Dividend Value Investing: No Time for Suspension of Disbelief, Part 3

As previously explained in this series, investors who follow Hollywood’s lead and suspend disbelief may very well overlook the potential downside risk of a profit cycle in its later stages. But to avoid misunderstanding the market, it’s important to balance the concerns I’ve previously addressed in the first two parts of this series with supporting factors for the market.

Closing credits: Managements, margins, metrics

We believe these factors will contribute to supporting the market over the next several years:

  • Management teams have generally been conservative this cycle. Profits have been strong despite weak top-line growth, which reflects better management execution, in our view.
  • Today’s lower capital intensity of domestic corporate America may lend itself to a more sustainable margin profile than in previous cycles.
  • “Cheap cash” from low interest rates led to increased merger and acquisition activity in 2014, and we could be in the early stages of this trend.
  • Potential broadening of the consumer recovery — particularly among lower-wage earners as they start to see employment and wage gains — may solve the puzzle of why wages have not been keeping up this far into the cycle.
  • Many metrics indicate that the deleveraging process is nearly complete. For example:
    • The debt-to-disposable income ratio is now back to pre-bubble levels at roughly 103% versus the peak of 130% in 2008.1
    • Consumer delinquencies continue to decline. The 90- day total delinquency rate is currently 4.3%, the lowest since early 2008.2 This also indicates that consumers have remained very cautious about adding debt, so there should be capacity to take on debt as they become more confident in the sustainability of their job situations.
    • The financial obligation ratio — total fixed payments expressed as a percentage of disposable income — is also at levels not seen since the early 1980s,3 largely because of historically low interest rates on fixed-rate mortgages.
    • Finally, consistent observations over the last four months indicate that the employment cycle has turned and the improving employment picture appears sustainable. We anticipate that wage inflation will pick up as well, which would support consumer spending patterns.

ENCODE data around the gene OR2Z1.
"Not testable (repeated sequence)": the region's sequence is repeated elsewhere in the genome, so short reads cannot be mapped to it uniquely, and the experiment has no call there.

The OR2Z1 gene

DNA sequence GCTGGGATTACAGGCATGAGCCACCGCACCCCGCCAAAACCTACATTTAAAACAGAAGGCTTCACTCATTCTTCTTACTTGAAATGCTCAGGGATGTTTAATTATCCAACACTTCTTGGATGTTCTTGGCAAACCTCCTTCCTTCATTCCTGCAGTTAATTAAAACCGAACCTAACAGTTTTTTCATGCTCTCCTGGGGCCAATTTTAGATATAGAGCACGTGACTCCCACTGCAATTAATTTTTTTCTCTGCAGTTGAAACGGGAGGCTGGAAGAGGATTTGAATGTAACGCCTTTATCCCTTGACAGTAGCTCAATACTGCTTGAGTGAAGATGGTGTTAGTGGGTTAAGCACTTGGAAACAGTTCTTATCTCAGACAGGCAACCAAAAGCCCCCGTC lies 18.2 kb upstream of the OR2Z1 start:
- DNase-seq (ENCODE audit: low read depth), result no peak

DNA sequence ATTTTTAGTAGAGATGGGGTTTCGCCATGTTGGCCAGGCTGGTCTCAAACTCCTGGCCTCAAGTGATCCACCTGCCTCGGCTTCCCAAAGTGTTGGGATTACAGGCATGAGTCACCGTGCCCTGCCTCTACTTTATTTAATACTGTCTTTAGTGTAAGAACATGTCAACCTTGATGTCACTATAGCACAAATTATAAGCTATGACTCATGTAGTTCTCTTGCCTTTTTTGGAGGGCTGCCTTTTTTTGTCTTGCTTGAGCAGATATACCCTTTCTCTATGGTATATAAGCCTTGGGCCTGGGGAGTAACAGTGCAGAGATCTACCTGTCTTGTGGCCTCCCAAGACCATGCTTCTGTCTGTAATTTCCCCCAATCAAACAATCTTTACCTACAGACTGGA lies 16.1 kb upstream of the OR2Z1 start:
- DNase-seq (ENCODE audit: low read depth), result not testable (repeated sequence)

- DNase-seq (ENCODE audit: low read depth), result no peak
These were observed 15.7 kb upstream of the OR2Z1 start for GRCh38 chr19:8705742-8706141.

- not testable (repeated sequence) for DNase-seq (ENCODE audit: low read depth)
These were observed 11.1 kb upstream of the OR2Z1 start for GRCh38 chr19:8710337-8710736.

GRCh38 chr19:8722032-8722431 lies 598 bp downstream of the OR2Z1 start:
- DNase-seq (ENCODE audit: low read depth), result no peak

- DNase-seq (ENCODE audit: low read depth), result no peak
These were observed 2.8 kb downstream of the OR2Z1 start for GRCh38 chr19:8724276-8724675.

Now isn’t the time for investors to suspend disbelief when it comes to mounting evidence that the profit cycle is maturing. That necessitates rigorous evaluation of the risk-reward profiles of our holdings as we seek to add value for investors with less risk than the market over a full cycle.

For a more comprehensive analysis, please see the Insights titled Dividend Value Investing: No Time for Suspension of Disbelief. You may also be interested in information about Invesco Diversified Dividend Fund and Invesco Dividend Income Fund.

This is the third blog post of a three-part series. Part 1, Keeping Our Eyes Open, discussed indicators that we’re in the later stages of this profit cycle. Part 2, Watching for the Plot Twist, looked at where we see vulnerabilities in the marketplace.

1 Source: Ned Davis Research, Department of Commerce, as of Sept. 30, 2014

2 Source: US Federal Reserve

3 Source: US Department of Labor


Important information

Common stocks do not assure dividend payments. Dividends are paid only when declared by an issuer’s board of directors, and the amount of any dividend may vary over time.

A value style of investing is subject to the risk that the valuations never improve or that the returns will trail other styles of investing or the overall stock markets.

The information provided is for educational purposes only and does not constitute a recommendation of the suitability of any investment strategy for a particular investor. Invesco does not provide tax advice. The tax information contained herein is general and is not exhaustive by nature. Federal and state tax laws are complex and constantly changing. Investors should always consult their own legal or tax professional for information concerning their individual situation. The opinions expressed are those of the authors, are based on current market conditions and are subject to change without notice. These opinions may differ from those of other Invesco investment professionals.

All data provided by Invesco unless otherwise noted.

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